Saturday, 12 January 2013
My friend and fellow blogger Perpetua of "Perpetually in Transit" fame has some photographs of her local trees in her latest post which illustrate several of the things I feel about trees.
Not least of these, is the sense that at some angles, and in some circumstances, trees might just not be quite as immobile as they appear.
Many years ago I was in the WRAC based at Shrivenham, some four miles or so from Swindon.
At that time, we (the females at The Royal Military College of Science) were allowed a weekend a month away from the base.
As most of us were 20 or less years old, we mostly used this weekend break to travel home to our families.
Along with just one or two others, I used to get a 'free' seat on the coach from RAF Watchfield, just down the road, into Swindon where I picked up my coach or train home, and returned by the same route.
Imagine my shock one Sunday evening, arriving in Swindon to discover that the RAF 'boys' had been told to return on Saturday, and there was thus no coach.
This was at about 11.30pm and there was no other transport, so, I did what I had to, and set out to walk.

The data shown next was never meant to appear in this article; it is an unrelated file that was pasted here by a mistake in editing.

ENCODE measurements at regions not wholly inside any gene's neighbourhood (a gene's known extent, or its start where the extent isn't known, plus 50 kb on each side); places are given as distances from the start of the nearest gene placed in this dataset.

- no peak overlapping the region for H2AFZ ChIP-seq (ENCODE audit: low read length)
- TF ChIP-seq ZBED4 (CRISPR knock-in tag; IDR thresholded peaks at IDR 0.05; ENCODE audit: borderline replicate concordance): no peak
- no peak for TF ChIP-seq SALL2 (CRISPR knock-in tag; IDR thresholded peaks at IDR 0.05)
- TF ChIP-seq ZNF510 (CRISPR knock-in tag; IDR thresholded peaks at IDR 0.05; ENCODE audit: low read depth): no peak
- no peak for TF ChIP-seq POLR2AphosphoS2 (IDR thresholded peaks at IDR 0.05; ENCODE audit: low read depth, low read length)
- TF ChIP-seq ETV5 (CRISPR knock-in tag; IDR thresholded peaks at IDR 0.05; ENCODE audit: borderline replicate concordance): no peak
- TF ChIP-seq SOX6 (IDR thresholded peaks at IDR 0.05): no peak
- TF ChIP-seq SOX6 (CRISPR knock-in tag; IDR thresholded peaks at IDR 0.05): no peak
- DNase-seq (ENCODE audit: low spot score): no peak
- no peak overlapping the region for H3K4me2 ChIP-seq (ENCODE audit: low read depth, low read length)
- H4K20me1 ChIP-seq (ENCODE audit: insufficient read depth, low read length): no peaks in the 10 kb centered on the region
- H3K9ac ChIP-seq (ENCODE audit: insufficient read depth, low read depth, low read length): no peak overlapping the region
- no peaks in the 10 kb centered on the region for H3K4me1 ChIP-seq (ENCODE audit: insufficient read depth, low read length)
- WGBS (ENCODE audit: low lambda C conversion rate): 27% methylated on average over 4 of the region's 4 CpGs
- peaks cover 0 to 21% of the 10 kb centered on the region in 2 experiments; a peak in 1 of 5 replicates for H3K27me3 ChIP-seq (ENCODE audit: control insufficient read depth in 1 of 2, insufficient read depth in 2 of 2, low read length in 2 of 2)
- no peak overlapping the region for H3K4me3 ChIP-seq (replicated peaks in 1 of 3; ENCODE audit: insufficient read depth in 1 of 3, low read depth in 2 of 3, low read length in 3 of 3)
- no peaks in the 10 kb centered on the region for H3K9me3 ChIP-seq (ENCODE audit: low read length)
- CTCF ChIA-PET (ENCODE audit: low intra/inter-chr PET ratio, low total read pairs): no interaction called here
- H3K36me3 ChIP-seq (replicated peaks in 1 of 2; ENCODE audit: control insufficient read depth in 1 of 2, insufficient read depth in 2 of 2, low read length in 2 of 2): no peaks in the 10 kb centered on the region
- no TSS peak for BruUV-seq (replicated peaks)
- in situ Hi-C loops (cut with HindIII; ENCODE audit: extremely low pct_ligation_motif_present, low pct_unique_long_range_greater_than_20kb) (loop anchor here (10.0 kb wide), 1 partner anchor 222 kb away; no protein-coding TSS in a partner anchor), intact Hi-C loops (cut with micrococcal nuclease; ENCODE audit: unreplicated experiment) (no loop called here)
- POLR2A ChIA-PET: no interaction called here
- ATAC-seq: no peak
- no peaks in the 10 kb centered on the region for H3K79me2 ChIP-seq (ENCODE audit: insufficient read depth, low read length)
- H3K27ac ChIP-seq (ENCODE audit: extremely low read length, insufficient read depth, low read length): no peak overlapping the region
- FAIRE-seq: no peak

Not something I would even contemplate for a second these days, but, being young, fit and (relatively) fearless I started walking at a good pace, soon leaving the edge of the town behind, and striking into open country.
It was, fortunately Summer time and there was a good moon to see by. Nevertheless, as the lanes narrowed and the hedgerows closed in, I quickened my pace and walked down the middle of the lane to avoid the shadows as much as possible.
Several hours (it seemed) later, and still with no sign of another human being, I was feeling distinctly nervous particularly when oddly shaped trees, and bare trunks of long dead ones, loomed up at strange angles over the road ahead.
There was very little traffic on the roads in those days, and no-one deemed it necessary to cut down dead trees, so they remained, huge and menacing looming over the landscape until some land owner or farmer decided to remove them.
Knowing I could be only about three-quarters of a mile from the camp I suddenly saw ahead of me, what appeared to be a tall thin man leaning across the road ahead. Heart in my mouth I approached slowly and had just realised to my immense relief that it was a bare tree branch when suddenly, out of nowhere a man on a bike, without a headlamp came towards me.
My heart was hammering as he dismounted and said "You're out late, where are you headed?".
To my massive relief I saw that he was in uniform, had three stripes and was wearing the REME badge on his shoulder.
When I said "Becket" he turned his bike and said "I'll walk you back".
Recounting this to my mother some months later, she was horrified that I had just accepted that since he was in uniform he must be OK. When she made me promise never to take such a risk again, I replied that the only thing which had really rattled me that night, was the menacing trees.
Posted by Ray Barnes at 3:02:00 pm